December 3, 2022


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5 Best Shower Filters of 2022


Before we tell you about the best shower filter for your home, know this: You might not actually need one.

Consumer interest in shower filters has been surging behind marketing claims that the devices improve hair and skin health by removing chlorine from the home’s water. It makes sense when you think about the damage swimming pools can do on hair and skin. But residential tap water is usually a different story. “Chlorine is present in municipal water at minutely small concentrations which are low enough to kill bacteria, but not affect [hair],” says Trefor Evans, Ph.D., Director of Research and Institute Fellow at TRI-Princeton, an independent hair fiber science research organization. The impact on skin is a little more plausible, especially for people with extreme sensitivities. “At higher levels, chlorine is known to be drying and can lead to a rash on the skin known as contact dermatitis,” says Joshua Zeichner, M.D., Director of Cosmetic and Clinical Research at the Mount Sinai Hospital Department of Dermatology.

It’s true that shower filters claim to remove more than chlorine — like scale for example, which makes soap and shampoo less sudsy. But if your home has very hard water, you’re better off installing a whole-house water softener, since scale also wreaks havoc on plumbing and water-consuming appliances, like the dishwasher and washing machine. Having said all that, there are still times when a shower filter makes sense. Maybe you do have very sensitive skin. Or you’re a renter and your landlord won’t put in a water softening system to fix the hard water. Or you don’t like the smell of treated water. Or science be darned, you just know the chlorine is causing bad hair days.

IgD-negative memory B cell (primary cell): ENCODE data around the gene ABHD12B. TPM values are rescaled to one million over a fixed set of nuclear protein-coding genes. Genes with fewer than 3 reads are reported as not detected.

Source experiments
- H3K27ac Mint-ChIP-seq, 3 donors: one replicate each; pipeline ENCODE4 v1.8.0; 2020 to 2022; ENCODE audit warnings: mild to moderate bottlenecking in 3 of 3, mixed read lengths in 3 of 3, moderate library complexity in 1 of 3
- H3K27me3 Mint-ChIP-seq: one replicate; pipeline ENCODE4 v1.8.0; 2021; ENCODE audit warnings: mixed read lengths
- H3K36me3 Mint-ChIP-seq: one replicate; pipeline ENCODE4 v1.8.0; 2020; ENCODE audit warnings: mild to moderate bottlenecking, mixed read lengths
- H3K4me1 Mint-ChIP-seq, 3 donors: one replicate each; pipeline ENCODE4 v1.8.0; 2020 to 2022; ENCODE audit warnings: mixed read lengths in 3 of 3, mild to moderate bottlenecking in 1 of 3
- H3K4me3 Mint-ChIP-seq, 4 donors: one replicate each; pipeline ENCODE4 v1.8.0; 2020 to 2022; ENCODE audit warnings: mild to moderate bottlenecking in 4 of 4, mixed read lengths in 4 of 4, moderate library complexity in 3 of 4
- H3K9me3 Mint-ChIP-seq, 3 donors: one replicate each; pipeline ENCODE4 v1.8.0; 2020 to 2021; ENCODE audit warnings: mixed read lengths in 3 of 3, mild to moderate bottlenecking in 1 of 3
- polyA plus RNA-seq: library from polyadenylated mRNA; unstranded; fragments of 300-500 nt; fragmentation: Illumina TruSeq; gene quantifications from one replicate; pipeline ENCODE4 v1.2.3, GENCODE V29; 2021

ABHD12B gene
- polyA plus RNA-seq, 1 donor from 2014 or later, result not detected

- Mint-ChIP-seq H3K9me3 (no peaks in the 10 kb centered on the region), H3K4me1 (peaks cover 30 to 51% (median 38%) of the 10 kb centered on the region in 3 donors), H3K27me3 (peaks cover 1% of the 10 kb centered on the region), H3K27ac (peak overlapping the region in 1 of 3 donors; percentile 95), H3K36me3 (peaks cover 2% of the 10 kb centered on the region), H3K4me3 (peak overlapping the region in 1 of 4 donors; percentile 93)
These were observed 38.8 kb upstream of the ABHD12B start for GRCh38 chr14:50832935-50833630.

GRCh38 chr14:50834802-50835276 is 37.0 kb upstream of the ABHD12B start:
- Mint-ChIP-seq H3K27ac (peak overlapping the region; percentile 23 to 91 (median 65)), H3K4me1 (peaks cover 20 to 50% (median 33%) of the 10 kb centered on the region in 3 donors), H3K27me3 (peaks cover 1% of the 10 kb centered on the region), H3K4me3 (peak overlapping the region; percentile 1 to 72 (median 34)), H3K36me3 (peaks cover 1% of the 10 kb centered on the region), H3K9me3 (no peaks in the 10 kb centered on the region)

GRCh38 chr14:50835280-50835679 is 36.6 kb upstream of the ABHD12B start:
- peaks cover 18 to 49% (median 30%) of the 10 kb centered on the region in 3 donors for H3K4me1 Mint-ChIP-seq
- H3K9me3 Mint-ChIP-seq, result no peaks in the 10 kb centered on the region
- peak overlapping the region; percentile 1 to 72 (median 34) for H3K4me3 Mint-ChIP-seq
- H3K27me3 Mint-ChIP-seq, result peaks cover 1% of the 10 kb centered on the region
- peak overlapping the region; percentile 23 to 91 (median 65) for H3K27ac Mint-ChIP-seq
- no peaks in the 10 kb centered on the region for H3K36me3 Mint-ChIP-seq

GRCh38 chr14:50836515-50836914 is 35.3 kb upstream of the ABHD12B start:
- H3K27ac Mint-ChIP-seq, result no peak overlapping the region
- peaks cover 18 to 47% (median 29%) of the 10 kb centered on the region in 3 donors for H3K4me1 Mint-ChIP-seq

We’re here to help — especially since no real harm can come from putting in a shower filter. With that, the engineers and beauty pros at the Good Housekeeping Institute reviewed reams of user manuals and technical data, including third-party certifications, to come up with the definitive list of top shower filters.

Our top picks:

Once you’ve sorted through the options, read on for more details on how we evaluate water filters and what to look for when choosing one for your bathroom. And be sure to check out related tips from our beauty experts, including the best shampoos for dry hair and hand creams that can repair cracked, damaged skin.

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Best Overall Shower Filter

AQ-4100 Deluxe Shower System

  • Excellent filtration
  • Multi-spray settings
  • Quality construction
  • Less water efficient than some

A 25-year leader in water filtration, Aquasana impressed our experts with the combination of performance, value and ease of use on its Deluxe Shower System. Like all filters in this roundup, it’s certified to NSF/ANSI Standard 177, so it’s guaranteed to remove virtually all chlorine from your home’s water. The all-in-one filter and shower head combines superb filtration with a flow rate of 2.5 gallons per minute, meaning you won’t have to give up an invigorating spray for chemical-free shower water. Our experts also like that the adjustable shower head offers multiple settings, from gentle to pulsing. With a claimed filter life of 10,000 gallons, you’ll only need to change the filter a couple of times a year.

Filter type: All-in-one
Filter capacity: 10,000 gallons
Filter replacement annual cost: $100


Best Budget Shower Filter

GXSM01HWW Shower Filter System

  • Excellent value
  • Easy installation